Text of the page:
Wednesday, 3 December 2008

Facebook aims to spread across the Internet

An article by The New York Times reports on plans by Facebook to extend its reach across the Internet by allowing users to access other services with their Facebook login. Now described as the world's largest social network, Facebook has launched 'Connect' which gives users the chance to login to other websites and to see their friends’ activities on those sites. The new Connect service also gives members the opportunity to broadcast their actions on those sites to their friends who use Facebook.

Coverage on these additional sites remains limited at the moment and are mostly US-focused websites, but the intention is that major Internet properties will begin to share at least some of their usage data so that users don't need to enter the same identifying information again and again on different sites. Such programmes will help the emergence of a new “social web”, where interaction and 'chatter' amongst friends will infiltrate those sites that have been entirely 'unsociable' to date. It can therefore also be used as a way for recommendations to drive user traffic and activity across the Web in a more seamless fashion.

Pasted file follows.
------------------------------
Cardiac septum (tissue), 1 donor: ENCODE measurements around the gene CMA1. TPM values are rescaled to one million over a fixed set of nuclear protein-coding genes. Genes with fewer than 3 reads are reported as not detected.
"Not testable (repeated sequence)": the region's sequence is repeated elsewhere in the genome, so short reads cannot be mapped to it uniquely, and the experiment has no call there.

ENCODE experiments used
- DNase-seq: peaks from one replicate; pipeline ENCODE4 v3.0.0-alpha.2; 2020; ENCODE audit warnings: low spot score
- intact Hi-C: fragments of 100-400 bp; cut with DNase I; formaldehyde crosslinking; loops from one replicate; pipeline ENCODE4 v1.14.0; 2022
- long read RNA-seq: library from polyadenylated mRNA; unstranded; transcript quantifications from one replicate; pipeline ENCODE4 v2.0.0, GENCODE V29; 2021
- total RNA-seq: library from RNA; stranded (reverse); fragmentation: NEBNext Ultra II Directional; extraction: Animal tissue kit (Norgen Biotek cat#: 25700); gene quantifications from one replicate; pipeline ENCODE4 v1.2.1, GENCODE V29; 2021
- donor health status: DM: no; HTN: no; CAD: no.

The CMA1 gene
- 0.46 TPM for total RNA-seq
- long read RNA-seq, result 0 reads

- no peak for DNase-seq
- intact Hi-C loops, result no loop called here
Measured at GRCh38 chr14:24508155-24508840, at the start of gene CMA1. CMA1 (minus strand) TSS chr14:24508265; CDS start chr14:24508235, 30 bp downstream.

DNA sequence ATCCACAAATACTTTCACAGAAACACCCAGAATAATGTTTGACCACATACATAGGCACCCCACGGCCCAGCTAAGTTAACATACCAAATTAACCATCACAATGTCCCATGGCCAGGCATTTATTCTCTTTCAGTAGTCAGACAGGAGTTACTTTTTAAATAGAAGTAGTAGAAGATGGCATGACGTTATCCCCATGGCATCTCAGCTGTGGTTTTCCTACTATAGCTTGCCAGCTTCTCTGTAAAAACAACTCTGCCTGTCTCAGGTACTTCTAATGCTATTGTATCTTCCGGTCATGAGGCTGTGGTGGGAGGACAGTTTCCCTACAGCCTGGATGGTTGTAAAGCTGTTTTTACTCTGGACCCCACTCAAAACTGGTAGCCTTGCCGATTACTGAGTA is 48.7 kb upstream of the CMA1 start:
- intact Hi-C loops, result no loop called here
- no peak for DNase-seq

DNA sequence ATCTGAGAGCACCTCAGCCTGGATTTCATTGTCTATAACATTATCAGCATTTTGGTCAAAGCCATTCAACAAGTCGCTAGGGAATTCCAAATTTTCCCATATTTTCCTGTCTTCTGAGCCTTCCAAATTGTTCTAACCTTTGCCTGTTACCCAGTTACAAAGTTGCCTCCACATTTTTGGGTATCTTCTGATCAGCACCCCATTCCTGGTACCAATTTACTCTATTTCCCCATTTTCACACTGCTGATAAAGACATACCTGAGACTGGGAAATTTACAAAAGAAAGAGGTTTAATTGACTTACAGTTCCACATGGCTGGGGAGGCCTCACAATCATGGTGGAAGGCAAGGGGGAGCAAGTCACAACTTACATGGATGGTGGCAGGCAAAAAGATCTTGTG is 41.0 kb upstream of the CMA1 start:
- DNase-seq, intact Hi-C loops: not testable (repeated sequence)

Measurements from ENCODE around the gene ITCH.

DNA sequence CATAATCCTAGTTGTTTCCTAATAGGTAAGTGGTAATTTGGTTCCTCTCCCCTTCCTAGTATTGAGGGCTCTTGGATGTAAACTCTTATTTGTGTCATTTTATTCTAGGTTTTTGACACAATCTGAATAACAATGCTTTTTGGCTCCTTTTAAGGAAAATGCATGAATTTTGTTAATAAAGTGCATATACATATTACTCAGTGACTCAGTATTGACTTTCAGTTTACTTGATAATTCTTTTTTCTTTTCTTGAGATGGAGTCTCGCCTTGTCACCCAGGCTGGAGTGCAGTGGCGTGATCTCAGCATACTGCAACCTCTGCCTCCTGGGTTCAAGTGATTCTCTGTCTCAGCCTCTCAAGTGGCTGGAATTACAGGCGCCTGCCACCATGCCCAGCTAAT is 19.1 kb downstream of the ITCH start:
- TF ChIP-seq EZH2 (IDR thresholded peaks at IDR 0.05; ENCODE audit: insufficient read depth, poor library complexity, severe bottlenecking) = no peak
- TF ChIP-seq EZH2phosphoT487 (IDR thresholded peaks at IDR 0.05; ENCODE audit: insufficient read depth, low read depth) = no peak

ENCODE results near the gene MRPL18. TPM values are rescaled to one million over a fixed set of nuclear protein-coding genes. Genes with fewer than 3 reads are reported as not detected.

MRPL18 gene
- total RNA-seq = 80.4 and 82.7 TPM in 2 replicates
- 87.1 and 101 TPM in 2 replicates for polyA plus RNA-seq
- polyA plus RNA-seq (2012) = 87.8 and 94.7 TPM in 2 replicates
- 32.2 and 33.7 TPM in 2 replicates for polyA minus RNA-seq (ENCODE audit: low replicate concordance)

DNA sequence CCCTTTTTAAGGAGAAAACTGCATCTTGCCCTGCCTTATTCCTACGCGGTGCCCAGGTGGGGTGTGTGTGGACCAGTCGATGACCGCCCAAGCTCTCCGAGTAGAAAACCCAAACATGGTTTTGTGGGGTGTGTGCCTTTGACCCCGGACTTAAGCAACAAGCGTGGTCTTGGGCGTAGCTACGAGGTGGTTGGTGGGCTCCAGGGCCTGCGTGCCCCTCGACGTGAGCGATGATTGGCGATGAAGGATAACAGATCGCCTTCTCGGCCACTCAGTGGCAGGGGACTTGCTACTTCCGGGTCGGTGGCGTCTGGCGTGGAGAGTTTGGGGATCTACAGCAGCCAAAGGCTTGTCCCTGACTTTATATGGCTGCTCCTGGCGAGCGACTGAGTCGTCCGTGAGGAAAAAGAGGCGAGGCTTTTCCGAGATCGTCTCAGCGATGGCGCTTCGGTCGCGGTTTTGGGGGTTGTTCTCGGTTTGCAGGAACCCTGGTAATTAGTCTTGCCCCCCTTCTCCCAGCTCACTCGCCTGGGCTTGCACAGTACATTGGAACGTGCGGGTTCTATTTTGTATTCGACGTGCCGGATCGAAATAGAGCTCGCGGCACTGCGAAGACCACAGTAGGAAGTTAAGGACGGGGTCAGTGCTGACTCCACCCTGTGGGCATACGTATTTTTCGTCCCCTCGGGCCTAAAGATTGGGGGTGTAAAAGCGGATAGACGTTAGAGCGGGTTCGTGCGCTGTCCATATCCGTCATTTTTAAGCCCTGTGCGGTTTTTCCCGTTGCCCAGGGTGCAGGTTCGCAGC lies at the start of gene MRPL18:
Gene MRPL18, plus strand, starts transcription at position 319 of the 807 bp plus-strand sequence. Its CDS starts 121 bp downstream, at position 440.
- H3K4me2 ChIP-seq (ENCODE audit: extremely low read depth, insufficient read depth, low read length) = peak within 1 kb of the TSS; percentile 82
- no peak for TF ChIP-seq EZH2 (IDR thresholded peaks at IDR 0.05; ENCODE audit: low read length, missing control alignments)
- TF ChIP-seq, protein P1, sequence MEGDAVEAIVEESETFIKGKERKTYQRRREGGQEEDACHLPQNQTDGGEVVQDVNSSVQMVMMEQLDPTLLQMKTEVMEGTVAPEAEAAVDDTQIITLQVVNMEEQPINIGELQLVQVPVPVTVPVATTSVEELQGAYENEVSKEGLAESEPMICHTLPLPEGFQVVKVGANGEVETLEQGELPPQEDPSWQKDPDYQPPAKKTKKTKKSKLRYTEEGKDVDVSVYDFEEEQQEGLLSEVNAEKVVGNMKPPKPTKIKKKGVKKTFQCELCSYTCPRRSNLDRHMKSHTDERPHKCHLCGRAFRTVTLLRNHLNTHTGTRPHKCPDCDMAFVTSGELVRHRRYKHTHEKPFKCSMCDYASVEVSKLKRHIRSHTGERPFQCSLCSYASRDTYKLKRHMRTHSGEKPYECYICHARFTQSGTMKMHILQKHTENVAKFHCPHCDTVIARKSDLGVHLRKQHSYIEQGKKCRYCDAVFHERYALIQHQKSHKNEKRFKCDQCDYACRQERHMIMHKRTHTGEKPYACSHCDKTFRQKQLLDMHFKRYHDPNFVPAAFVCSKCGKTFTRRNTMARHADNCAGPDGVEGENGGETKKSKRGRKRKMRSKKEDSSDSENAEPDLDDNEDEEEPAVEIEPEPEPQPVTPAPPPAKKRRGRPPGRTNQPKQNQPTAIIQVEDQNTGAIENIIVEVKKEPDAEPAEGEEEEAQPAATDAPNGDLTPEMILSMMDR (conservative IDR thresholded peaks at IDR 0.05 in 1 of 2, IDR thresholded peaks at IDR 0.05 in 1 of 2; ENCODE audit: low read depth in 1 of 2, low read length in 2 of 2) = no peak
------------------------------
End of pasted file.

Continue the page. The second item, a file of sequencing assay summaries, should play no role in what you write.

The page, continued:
These moves raise the sensitive issue of privacy again with these services and how the data might be used by Facebook and the other partner sites to 'monetise' the traffic and behavioural data being captured. This remains new territory for the web whee boundaries are being tested and where Facebook has previously fallen foul of the privacy lobby with its 'Beacon' advertising network which was dropped in the face of criticism last year.

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